The perfect pairing of Michael Caine and Sean Connery in the adaptation of the Kipling story, with Kipling himself as a minor character (portrayed by Christopher Plummer)
I wanted to watch something reliably entertaining after the disappointment of my previous movie experience, and so I turned back to this tale of two British msifits who bamboozle their way to power and tragedy. And like the previous times I have seen it, TMWBK delivers.
The story begins in late 19th century India, where Plummer’s Kipling meets two fellow masons, Daniel Dravot (Connery) and Peachy Carnehan (Caine), who, after Kipling rescues them from the folly of their latest scam, get information and study maps for their greatest adventure yet, a trip into wild “Kafiristan”. The last westerner to go in and come out alive and hale was Alexander the Great, 2 millenia ago.
“Anything a Greek can do, we can do.” declares Peachy, and so the two are off. With hazards both natural and man made, the pair make their way, with guns, into the barbaric land. At first content to use the guns to set themselves up as warlords, a fateful battle causes the populace to regard Dravot a God, the son of Sikander (Alexander). And so, an even bigger dodge and potential opportunity results for the pair…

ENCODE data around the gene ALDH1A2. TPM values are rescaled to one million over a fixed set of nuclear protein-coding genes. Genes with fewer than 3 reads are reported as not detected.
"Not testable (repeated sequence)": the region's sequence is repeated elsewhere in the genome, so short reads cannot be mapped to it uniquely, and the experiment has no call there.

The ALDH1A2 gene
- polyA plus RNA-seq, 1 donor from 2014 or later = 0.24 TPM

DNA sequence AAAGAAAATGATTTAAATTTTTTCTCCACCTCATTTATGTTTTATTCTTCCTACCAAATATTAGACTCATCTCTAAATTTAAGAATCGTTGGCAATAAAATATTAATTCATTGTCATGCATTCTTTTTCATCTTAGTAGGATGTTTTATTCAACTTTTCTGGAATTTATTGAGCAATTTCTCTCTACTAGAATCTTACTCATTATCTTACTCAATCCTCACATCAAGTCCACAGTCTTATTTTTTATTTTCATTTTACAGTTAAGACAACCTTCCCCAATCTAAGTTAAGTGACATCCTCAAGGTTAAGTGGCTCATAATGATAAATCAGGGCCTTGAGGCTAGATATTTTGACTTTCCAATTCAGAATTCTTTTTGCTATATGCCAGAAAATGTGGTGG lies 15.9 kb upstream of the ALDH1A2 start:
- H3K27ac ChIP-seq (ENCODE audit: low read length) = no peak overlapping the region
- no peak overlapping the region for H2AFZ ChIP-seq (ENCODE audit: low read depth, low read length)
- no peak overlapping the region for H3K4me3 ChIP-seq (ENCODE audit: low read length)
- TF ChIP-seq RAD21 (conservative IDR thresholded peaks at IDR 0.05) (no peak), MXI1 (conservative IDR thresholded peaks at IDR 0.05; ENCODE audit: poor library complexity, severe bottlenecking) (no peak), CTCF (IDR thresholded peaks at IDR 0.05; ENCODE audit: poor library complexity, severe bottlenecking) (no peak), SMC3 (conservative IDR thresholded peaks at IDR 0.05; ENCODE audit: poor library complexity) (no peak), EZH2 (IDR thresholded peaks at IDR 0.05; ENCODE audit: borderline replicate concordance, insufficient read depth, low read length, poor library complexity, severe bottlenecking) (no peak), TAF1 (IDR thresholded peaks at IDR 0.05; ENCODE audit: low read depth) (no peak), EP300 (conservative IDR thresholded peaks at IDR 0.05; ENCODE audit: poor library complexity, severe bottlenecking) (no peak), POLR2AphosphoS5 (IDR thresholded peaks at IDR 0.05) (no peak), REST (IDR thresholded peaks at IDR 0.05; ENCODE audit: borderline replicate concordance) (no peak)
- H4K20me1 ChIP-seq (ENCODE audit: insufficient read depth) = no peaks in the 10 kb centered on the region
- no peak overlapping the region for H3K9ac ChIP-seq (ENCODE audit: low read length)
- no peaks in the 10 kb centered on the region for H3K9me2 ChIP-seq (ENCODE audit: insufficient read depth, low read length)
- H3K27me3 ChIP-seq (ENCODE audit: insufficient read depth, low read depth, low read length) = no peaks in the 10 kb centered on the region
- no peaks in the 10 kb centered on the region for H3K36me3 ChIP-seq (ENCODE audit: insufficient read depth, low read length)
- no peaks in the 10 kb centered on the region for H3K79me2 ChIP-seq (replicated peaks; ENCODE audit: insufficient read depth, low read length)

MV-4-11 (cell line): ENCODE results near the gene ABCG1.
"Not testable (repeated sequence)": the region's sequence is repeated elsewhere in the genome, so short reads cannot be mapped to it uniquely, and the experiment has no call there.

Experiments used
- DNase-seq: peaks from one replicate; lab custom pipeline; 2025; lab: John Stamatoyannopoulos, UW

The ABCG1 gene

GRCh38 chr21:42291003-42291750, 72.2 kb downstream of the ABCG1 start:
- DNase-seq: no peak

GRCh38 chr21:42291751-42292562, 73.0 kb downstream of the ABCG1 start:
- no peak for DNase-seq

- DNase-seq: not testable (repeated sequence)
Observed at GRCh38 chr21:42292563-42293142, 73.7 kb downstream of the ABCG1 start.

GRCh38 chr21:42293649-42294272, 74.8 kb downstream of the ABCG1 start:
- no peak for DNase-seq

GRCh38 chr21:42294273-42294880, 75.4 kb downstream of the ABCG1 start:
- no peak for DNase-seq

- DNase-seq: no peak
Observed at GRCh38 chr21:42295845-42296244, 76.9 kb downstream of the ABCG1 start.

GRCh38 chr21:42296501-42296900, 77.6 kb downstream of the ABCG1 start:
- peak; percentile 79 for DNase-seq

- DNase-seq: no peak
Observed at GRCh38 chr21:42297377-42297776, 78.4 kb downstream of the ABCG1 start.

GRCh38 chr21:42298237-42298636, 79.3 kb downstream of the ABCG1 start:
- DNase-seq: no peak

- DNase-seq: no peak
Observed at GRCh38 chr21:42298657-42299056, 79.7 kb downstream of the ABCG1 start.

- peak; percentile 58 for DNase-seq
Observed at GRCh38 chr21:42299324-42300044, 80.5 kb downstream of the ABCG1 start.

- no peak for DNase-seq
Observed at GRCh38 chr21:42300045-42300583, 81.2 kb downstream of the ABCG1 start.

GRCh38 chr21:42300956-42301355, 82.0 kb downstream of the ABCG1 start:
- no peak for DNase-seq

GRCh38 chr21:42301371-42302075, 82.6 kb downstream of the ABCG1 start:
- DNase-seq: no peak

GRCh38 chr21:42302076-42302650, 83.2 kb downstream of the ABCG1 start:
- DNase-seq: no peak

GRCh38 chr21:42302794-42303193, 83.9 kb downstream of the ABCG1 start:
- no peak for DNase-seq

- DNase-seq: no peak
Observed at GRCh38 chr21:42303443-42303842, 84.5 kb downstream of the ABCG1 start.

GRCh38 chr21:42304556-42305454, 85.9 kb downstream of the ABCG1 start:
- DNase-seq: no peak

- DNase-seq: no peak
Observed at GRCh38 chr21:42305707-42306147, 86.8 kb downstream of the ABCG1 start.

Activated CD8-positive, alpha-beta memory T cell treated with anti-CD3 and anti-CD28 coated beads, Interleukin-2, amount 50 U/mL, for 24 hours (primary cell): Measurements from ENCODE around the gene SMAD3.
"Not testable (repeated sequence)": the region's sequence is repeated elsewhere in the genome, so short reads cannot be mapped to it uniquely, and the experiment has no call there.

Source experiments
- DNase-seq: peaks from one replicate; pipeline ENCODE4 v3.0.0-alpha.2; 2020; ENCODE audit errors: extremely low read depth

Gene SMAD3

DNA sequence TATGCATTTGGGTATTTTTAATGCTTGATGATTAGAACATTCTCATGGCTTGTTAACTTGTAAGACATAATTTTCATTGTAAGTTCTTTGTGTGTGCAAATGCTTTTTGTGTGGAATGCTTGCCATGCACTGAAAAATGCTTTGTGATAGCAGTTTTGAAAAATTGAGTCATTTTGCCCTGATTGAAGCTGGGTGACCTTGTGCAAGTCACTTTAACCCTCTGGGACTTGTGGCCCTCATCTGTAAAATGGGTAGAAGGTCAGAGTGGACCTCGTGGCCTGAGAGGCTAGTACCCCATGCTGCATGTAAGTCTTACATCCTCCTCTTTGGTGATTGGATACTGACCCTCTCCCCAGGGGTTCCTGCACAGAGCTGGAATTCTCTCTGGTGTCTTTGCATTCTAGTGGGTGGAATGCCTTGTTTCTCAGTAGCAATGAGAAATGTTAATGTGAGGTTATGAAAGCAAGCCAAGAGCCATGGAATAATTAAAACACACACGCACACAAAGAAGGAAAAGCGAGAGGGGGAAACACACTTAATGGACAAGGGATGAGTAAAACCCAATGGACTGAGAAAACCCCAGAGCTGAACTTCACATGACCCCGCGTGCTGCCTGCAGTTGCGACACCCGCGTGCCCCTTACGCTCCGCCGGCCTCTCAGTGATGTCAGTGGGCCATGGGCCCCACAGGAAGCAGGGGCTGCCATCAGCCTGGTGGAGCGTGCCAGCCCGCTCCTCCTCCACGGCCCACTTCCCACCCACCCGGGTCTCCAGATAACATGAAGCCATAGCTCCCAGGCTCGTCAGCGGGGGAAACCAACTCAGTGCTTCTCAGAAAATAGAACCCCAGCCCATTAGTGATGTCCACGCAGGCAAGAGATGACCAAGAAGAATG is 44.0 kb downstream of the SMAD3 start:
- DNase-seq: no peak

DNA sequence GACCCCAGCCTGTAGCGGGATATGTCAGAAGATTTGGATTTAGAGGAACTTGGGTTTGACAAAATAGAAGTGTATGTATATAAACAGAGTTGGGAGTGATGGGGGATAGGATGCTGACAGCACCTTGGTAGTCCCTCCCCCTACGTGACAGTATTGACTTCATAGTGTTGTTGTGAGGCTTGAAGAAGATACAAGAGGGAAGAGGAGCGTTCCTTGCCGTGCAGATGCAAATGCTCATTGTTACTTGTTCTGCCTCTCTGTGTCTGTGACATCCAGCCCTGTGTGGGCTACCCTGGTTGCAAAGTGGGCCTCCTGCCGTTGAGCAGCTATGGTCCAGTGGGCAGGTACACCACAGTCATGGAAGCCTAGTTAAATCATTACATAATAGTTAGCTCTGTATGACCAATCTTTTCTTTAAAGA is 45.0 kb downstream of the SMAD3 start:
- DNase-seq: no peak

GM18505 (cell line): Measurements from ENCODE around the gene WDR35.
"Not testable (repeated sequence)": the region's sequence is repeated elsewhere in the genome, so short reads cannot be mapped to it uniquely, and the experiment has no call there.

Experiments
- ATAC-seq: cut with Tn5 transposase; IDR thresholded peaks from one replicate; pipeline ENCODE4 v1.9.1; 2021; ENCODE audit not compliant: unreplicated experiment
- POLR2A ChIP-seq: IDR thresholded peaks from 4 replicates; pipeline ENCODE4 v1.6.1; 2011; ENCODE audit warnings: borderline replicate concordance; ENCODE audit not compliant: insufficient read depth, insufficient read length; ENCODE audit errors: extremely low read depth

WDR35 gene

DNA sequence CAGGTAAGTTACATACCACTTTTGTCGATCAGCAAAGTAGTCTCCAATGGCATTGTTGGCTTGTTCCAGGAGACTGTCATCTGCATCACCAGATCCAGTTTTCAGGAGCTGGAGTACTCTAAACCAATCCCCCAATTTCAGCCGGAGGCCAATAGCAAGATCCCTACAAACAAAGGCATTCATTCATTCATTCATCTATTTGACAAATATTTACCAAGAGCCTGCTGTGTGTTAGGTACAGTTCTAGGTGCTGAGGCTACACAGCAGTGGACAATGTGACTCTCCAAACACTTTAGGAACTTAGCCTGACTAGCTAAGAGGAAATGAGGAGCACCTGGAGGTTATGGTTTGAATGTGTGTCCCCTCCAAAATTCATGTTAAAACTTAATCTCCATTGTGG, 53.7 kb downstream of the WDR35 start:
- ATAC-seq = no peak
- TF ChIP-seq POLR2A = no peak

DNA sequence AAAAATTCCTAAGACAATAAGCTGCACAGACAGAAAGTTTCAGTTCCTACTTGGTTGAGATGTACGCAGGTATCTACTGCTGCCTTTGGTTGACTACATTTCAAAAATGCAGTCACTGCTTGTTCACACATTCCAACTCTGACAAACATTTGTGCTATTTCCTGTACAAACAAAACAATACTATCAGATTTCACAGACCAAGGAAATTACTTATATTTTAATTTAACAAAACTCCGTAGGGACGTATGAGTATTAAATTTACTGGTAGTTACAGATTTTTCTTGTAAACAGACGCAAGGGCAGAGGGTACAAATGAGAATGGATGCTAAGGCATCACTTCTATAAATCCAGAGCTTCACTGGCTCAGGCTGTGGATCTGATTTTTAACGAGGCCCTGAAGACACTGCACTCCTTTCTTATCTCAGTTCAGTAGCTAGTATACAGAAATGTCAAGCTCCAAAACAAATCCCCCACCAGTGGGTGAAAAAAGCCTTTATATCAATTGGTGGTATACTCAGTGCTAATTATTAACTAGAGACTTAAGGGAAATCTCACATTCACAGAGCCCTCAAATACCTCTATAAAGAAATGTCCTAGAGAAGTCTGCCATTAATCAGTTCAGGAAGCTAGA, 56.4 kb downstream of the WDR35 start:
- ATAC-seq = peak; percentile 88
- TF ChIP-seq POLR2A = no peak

Old fashioned Hollywood Epic is on full parade here. While the cinematography is excellent, why this movie works, exactly, is the chemistry between the two leads. This movie fails unless we believe in Carnehan and Dravot and their relationship. Caine and Connery deliver, in spades.
The only flaw I have is not with the movie itself, which doesn’t shy from the ending in the original story (I somehow suspect today that, if remade, the ending would be the first thing to go), but with the quality of the DVD. Its a poor copy, with the movie split on two sides of the disc for no good reason. This movie deserves a rich, new special edition, perhaps with commentary by the leads. I certainly would buy it.
In the meantime, though, if you want old fashioned action and adventure, with characters who are far more than cardboard cutouts, if you haven’t seen The Man Who Would Be King, you should rush out and do so.